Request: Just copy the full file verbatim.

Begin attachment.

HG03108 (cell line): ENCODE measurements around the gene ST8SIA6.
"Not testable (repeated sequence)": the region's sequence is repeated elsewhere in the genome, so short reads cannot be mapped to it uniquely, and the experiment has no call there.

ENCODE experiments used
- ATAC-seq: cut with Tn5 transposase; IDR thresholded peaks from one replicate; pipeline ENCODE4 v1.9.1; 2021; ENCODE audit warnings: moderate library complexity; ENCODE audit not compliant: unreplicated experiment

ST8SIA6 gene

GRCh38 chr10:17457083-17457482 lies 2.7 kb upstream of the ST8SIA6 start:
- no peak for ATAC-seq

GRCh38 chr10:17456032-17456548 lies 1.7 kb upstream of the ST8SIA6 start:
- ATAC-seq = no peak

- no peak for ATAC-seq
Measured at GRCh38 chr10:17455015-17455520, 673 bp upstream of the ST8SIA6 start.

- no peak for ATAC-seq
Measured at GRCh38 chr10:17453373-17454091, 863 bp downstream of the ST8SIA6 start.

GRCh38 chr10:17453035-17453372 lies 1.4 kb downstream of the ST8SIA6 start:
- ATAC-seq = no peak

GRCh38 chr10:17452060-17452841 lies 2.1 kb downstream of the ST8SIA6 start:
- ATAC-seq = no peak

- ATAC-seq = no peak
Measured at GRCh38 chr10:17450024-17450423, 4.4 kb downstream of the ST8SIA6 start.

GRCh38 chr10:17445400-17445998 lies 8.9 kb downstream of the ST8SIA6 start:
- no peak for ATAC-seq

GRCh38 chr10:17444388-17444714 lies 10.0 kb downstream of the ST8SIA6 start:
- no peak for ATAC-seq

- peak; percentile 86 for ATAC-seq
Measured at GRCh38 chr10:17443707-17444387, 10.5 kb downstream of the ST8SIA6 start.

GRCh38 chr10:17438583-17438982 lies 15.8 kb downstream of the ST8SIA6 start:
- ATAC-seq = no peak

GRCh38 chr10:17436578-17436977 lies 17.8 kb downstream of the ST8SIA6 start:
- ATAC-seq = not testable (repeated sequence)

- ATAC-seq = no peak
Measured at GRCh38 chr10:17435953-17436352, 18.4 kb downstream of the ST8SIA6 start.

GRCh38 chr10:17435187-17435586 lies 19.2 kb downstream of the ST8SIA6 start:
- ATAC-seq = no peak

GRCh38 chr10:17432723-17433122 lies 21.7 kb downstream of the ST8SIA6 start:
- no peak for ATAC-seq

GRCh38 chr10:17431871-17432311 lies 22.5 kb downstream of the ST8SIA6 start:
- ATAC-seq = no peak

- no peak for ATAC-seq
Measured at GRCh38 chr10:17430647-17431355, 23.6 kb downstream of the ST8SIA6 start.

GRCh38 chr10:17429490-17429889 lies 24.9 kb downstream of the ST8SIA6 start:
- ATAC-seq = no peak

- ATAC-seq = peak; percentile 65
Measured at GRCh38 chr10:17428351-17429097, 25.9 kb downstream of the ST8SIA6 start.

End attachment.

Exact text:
HG03108 (cell line): ENCODE measurements around the gene ST8SIA6.
"Not testable (repeated sequence)": the region's sequence is repeated elsewhere in the genome, so short reads cannot be mapped to it uniquely, and the experiment has no call there.

ENCODE experiments used
- ATAC-seq: cut with Tn5 transposase; IDR thresholded peaks from one replicate; pipeline ENCODE4 v1.9.1; 2021; ENCODE audit warnings: moderate library complexity; ENCODE audit not compliant: unreplicated experiment

ST8SIA6 gene

GRCh38 chr10:17457083-17457482 lies 2.7 kb upstream of the ST8SIA6 start:
- no peak for ATAC-seq

GRCh38 chr10:17456032-17456548 lies 1.7 kb upstream of the ST8SIA6 start:
- ATAC-seq = no peak

- no peak for ATAC-seq
Measured at GRCh38 chr10:17455015-17455520, 673 bp upstream of the ST8SIA6 start.

- no peak for ATAC-seq
Measured at GRCh38 chr10:17453373-17454091, 863 bp downstream of the ST8SIA6 start.

GRCh38 chr10:17453035-17453372 lies 1.4 kb downstream of the ST8SIA6 start:
- ATAC-seq = no peak

GRCh38 chr10:17452060-17452841 lies 2.1 kb downstream of the ST8SIA6 start:
- ATAC-seq = no peak

- ATAC-seq = no peak
Measured at GRCh38 chr10:17450024-17450423, 4.4 kb downstream of the ST8SIA6 start.

GRCh38 chr10:17445400-17445998 lies 8.9 kb downstream of the ST8SIA6 start:
- no peak for ATAC-seq

GRCh38 chr10:17444388-17444714 lies 10.0 kb downstream of the ST8SIA6 start:
- no peak for ATAC-seq

- peak; percentile 86 for ATAC-seq
Measured at GRCh38 chr10:17443707-17444387, 10.5 kb downstream of the ST8SIA6 start.

GRCh38 chr10:17438583-17438982 lies 15.8 kb downstream of the ST8SIA6 start:
- ATAC-seq = no peak

GRCh38 chr10:17436578-17436977 lies 17.8 kb downstream of the ST8SIA6 start:
- ATAC-seq = not testable (repeated sequence)

- ATAC-seq = no peak
Measured at GRCh38 chr10:17435953-17436352, 18.4 kb downstream of the ST8SIA6 start.

GRCh38 chr10:17435187-17435586 lies 19.2 kb downstream of the ST8SIA6 start:
- ATAC-seq = no peak

GRCh38 chr10:17432723-17433122 lies 21.7 kb downstream of the ST8SIA6 start:
- no peak for ATAC-seq

GRCh38 chr10:17431871-17432311 lies 22.5 kb downstream of the ST8SIA6 start:
- ATAC-seq = no peak

- no peak for ATAC-seq
Measured at GRCh38 chr10:17430647-17431355, 23.6 kb downstream of the ST8SIA6 start.

GRCh38 chr10:17429490-17429889 lies 24.9 kb downstream of the ST8SIA6 start:
- ATAC-seq = no peak

- ATAC-seq = peak; percentile 65
Measured at GRCh38 chr10:17428351-17429097, 25.9 kb downstream of the ST8SIA6 start.